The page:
What is International Safety Management Code or ISM Code for Ships?

The ISM Code was adopted in 1993 by resolution A.741(18) and entered into force on 1 July 1998. The 1994 amendments to SOLAS Convention introduced chapter IX into the Convention regarding the management for the safe operation of ships. The 2000 and 2004 amendments to the code were brought by the resolution MSC.104(73) and resolution MSC.179(79).

Since ships operate in a wide range of different conditions, the code has several provisions and guidelines concerning the ship’s safety and pollution prevention. State administrations, ship owners, classification societies and maritime industry organizations are expected to abide by these provisions.

What is ISM Code?

Known as the International Safety Management Code, the ISM Code is one of the required regulations in the marine industry. From the year 1994, it has been a vital component of the SOLAS Convention (Safety of Life at Sea). It was in this year that this code was formally adopted and integrated as a part of the SOLAS Convention.

ISM Code
Credits: imo.org

In other words, it can also be highlighted that the ISM Code Shipping is an intrinsic part of the International Maritime Organisation (IMO) in its efforts to ensure, maintain and effectuate safety for the seafarers and pollution prevention. The code highlights that in matters of safety, it is the efforts, competence and motivation of individuals that help achieve a positive result.

The objectives of the Code are to ensure safety at sea, prevention of human injury, the safety of personnel and avoidance of damage to the environment, especially to the marine environment.

It can be said that the code focuses on bringing the aspect of marine safety to a common platform for vessels of all nationalities by laying down certain safeguards, general principles and objectives. This eliminates any discrepancies in the maintenance of a much-needed safety protocol. The code applies to all vessels, including oil tankers, chemical tankers, cargo ships, gas carriers, bulk carriers, passenger ships and offshore structures.

It is explained and applicable broadly, so it has a wide-ranging application. However, the cornerstone of good safety management comes from the shipowners and the top stakeholders.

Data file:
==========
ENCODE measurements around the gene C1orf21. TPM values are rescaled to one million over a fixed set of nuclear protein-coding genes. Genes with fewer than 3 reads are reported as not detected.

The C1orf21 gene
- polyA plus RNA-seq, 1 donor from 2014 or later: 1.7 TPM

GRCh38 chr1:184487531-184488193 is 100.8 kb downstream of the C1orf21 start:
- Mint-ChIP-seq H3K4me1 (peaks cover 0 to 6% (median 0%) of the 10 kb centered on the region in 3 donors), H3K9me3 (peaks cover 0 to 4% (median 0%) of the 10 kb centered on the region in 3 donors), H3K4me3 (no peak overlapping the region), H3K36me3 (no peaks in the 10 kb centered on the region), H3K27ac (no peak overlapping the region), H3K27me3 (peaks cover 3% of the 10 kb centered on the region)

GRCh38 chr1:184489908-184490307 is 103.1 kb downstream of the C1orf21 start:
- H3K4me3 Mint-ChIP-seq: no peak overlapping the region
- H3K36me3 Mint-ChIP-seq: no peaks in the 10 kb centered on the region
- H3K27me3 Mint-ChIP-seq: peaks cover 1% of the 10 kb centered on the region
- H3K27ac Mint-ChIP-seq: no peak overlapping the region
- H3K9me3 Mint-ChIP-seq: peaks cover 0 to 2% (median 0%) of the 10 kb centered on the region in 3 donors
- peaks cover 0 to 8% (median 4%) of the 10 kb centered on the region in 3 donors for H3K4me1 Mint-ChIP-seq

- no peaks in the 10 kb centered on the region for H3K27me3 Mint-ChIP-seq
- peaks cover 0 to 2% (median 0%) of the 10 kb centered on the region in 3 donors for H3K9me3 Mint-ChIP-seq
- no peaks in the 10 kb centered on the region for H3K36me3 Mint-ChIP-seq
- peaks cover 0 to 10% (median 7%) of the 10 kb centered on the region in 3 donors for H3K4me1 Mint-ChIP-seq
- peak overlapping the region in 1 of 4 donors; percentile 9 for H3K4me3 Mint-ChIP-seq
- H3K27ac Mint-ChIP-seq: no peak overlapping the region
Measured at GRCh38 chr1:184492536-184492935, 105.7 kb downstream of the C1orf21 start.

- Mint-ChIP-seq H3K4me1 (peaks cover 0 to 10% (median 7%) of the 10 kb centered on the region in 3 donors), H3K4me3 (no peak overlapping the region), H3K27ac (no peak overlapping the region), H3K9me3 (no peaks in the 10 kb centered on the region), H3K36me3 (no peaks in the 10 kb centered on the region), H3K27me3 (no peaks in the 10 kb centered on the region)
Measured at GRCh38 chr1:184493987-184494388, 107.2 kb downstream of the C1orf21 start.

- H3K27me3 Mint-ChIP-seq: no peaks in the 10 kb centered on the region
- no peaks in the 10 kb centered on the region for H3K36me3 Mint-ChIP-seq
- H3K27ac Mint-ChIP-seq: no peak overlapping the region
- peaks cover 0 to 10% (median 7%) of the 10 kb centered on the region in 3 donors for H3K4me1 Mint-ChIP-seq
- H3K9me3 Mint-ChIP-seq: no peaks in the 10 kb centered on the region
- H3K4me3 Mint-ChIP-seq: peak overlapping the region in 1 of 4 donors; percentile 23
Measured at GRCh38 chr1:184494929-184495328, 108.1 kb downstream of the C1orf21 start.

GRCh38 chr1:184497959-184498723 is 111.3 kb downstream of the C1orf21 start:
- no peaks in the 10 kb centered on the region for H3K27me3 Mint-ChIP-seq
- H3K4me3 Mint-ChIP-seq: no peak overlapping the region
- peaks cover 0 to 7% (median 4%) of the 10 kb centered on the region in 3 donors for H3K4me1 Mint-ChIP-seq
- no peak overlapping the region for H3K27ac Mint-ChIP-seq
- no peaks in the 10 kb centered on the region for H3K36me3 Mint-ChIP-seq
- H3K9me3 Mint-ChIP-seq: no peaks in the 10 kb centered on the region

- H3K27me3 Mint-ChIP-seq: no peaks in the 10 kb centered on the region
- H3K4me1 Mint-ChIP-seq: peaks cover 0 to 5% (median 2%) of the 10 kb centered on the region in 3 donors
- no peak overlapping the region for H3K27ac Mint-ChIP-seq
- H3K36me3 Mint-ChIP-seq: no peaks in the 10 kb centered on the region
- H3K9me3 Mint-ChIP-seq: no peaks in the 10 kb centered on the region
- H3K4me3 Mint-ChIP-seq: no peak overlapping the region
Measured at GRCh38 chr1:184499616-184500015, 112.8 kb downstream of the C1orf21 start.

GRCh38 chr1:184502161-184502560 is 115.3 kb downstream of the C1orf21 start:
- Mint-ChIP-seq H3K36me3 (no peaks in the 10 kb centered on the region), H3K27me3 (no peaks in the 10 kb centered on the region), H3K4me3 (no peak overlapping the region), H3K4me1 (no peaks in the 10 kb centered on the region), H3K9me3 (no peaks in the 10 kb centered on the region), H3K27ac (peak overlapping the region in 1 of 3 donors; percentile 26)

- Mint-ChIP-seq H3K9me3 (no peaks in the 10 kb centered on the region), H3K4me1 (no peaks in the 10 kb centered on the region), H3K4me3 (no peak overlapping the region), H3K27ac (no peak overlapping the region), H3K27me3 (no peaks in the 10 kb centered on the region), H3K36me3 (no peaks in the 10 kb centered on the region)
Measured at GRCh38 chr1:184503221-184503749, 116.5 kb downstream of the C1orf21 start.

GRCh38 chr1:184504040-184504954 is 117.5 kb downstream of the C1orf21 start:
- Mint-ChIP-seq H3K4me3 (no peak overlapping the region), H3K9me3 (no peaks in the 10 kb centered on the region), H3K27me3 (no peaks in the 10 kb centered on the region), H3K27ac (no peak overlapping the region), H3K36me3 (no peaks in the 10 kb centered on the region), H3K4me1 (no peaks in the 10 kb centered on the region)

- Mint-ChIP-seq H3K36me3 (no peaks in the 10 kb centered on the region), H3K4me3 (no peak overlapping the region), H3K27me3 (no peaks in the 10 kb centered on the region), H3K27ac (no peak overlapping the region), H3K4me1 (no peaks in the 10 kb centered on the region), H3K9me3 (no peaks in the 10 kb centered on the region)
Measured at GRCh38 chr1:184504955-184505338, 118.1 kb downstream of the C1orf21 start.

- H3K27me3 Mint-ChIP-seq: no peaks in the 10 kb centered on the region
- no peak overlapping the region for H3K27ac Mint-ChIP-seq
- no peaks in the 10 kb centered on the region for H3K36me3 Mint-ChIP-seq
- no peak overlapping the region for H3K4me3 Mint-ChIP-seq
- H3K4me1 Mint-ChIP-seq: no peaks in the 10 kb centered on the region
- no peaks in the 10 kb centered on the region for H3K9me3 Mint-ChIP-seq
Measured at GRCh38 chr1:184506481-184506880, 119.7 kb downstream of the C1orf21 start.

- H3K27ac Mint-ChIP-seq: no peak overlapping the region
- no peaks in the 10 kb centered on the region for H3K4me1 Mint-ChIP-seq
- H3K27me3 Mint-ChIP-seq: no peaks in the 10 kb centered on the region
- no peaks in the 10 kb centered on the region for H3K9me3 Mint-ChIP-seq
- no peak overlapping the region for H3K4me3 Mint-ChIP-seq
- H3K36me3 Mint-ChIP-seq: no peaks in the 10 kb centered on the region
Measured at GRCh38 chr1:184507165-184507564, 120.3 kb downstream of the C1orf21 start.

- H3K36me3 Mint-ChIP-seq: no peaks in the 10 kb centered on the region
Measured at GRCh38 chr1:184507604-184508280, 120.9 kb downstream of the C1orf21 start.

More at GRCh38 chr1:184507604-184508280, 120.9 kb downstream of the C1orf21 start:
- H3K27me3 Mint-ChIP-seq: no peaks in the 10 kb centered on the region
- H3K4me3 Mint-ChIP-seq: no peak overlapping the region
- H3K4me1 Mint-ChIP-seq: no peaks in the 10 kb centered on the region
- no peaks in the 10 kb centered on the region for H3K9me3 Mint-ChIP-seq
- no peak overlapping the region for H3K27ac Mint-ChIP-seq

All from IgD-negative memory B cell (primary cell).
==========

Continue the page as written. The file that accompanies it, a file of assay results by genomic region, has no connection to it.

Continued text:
For instance, the safety management objectives of the company should prioritise safe working environment practices for operating ships. Company verification and evaluation include the assessment of all identified risks, hazards and technical systems, ensuring the training of the personnel and conducting a safety management audit, inspections and drills at appropriate intervals. This incorporates internal audits as well as management reviews which are company responsibilities.

International Safety Management Code

The International Management Code provides an international standard for the management and operation of ships and pollution prevention. Its origins date back to the late 1980s, when there was a growing concern about lax management standards in the maritime sector.

According to the provisions of this Code, all ships must follow this code. To execute its proper functionality, the International Safety Management Code is supported by a Safety Management System.

This system, abbreviated as SMS, details the various requirements that need to be followed like

–          Establishment of a managerial committee to oversee the various proceedings

–          Ensure that the managerial officers carry out their outlined duties appropriately

–          Corroborate the differences between the outlined responsibilities and the actual performance to resolve them

–          Audit the vessel – both internally and externally, to eliminate all possibilities of safety problems

The latter aspect comes under the ambit of the Planned Maintenance System. Every shipping corporation is expected to conduct auditory analyses of its safety management system and enforce the same wherever lacking.

While the company carries out the internal safety audits, the external auditing is carried out every two to three years by the country’s officials to which the vessel is registered.

If the vessel has successfully incorporated all the safety requirements, then the officials issue it with a Certification of Safety Management or the Safety Management Certificate, which brings the entire chain of a process to a fruitful completion.